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Sierra Leone Struggles With Ebola Survivors' Health Complications

FILE - A health worker checks the temperature of a girl at the entrance to a Red Cross facility in the town of Koidu, Sierra Leone.
FILE - A health worker checks the temperature of a girl at the entrance to a Red Cross facility in the town of Koidu, Sierra Leone.

Sierra Leone may be declared Ebola-free in early November, but caring for the country's 4,051 Ebola survivors remains a big challenge. Many survivors report joint pain and vision problems, and experts also are worried about the risk of relapse.

Typical of the survivors is Fatmata Conteh, who lives in the village of Rokupa, an eastern part of Freetown. Since she survived Ebola, she has been experiencing joint pain that has made it impossible for her to work. As a result, she said, she doesn't have enough money to pay her rent, which has added to her stress.

But there is some help available. Conteh has been getting free medical treatment at a clinic for Ebola survivors, run by Doctors Without Borders, also known by its French acronym, MSF.

The MSF field coordinator for the Ebola survivors program, Patrick Trye, said Ebola survivors' health complications have become a major concern. The country's health system was not strong before Ebola, and he worries about how it will manage now. The system lacks human resources, and specialists in particular, he said.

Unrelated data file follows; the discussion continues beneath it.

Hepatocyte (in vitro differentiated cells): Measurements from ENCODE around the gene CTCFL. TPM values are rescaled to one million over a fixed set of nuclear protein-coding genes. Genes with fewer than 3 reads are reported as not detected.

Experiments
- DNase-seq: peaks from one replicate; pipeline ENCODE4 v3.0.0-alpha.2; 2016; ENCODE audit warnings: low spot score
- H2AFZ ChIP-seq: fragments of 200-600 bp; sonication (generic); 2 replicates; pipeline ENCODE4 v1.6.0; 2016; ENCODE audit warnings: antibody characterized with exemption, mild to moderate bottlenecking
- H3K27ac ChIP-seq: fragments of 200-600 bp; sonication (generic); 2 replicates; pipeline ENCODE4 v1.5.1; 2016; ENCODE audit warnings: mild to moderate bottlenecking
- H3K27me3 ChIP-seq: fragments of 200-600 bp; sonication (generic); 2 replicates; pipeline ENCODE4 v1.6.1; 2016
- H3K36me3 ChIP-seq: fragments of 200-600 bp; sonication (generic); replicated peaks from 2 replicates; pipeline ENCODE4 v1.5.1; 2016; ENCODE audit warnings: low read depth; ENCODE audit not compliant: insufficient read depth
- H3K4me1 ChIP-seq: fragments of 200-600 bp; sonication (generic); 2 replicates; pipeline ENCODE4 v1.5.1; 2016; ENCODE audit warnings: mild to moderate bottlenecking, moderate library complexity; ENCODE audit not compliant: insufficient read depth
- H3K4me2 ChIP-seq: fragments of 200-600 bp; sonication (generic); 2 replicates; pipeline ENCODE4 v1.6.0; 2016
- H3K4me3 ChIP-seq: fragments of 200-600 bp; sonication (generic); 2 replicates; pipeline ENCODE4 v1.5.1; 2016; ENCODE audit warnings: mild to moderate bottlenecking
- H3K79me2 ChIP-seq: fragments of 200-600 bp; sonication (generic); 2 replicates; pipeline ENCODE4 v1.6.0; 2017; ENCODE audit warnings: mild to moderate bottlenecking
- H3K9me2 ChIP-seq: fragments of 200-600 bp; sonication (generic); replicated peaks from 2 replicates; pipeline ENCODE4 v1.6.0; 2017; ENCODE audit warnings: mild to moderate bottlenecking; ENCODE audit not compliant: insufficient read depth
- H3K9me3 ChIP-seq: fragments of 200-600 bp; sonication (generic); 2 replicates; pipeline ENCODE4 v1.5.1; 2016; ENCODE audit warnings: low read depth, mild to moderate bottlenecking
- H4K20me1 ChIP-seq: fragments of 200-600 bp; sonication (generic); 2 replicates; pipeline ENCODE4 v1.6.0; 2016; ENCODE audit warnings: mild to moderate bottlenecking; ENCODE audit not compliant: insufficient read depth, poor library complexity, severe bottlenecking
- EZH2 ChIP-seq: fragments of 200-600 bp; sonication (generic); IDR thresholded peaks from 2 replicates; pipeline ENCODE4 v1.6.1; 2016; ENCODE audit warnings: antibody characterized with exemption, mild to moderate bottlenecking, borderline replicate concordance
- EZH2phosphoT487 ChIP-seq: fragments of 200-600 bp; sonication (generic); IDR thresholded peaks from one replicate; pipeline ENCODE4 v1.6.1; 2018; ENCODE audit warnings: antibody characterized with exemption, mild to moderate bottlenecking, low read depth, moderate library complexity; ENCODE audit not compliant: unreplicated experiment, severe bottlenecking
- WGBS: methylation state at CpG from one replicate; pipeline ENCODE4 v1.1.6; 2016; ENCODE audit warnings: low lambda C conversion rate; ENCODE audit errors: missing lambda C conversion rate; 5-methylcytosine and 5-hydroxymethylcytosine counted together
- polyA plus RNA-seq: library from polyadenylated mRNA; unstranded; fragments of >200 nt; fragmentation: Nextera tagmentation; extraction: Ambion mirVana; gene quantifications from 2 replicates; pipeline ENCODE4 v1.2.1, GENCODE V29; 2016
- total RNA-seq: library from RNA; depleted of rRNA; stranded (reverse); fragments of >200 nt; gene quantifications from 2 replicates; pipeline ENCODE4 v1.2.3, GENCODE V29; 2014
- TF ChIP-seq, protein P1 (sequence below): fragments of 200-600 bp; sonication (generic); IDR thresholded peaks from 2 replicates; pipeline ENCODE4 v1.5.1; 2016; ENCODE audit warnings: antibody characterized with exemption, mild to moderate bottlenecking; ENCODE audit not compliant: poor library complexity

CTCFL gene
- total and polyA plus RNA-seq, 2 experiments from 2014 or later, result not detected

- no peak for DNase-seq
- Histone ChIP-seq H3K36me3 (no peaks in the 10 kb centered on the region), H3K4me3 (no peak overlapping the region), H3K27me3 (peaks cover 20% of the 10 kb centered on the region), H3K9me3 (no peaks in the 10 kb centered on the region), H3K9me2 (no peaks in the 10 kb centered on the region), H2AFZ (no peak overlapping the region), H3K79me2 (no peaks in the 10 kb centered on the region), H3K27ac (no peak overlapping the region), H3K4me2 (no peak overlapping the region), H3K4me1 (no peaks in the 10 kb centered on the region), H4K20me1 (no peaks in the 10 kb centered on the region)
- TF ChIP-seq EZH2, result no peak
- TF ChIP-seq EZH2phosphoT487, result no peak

In all, there are about 17,000 Ebola survivors in West Africa, and concern is rising over how long they can harbor the virus in their systems.

A Scottish nurse, Pauline Cafferty, who contracted the virus in Sierra Leone last year, had an apparent relapse this month. According to a BBC report, the virus was lingering in her brain and caused her to become ill with meningitis.

A recent study found the virus can stay in semen for up to nine months. It also is known to stay in eye fluids after recovery, and that worries Dr. Matthew Vandy, an ophthalmologist.

“The simple fact that the persistence of the Ebola virus is in the eye, it is a big challenge," he said. "Cataracts is major cause of blindness [in Sierra Leone] and the only treatment is surgery, so if somebody has a live [Ebola] virus and you go and operate on that person, there is a danger that you are dealing with the virus, touching the virus.”

Vandy is pushing for a study to be done in Sierra Leone on how long the virus can stay in a survivor’s eye.

Conteh has concerns, too. She said she was worried because not enough is known about the disease and there's still much to study.

For now, she is just hoping her treatments will help her health complications improve.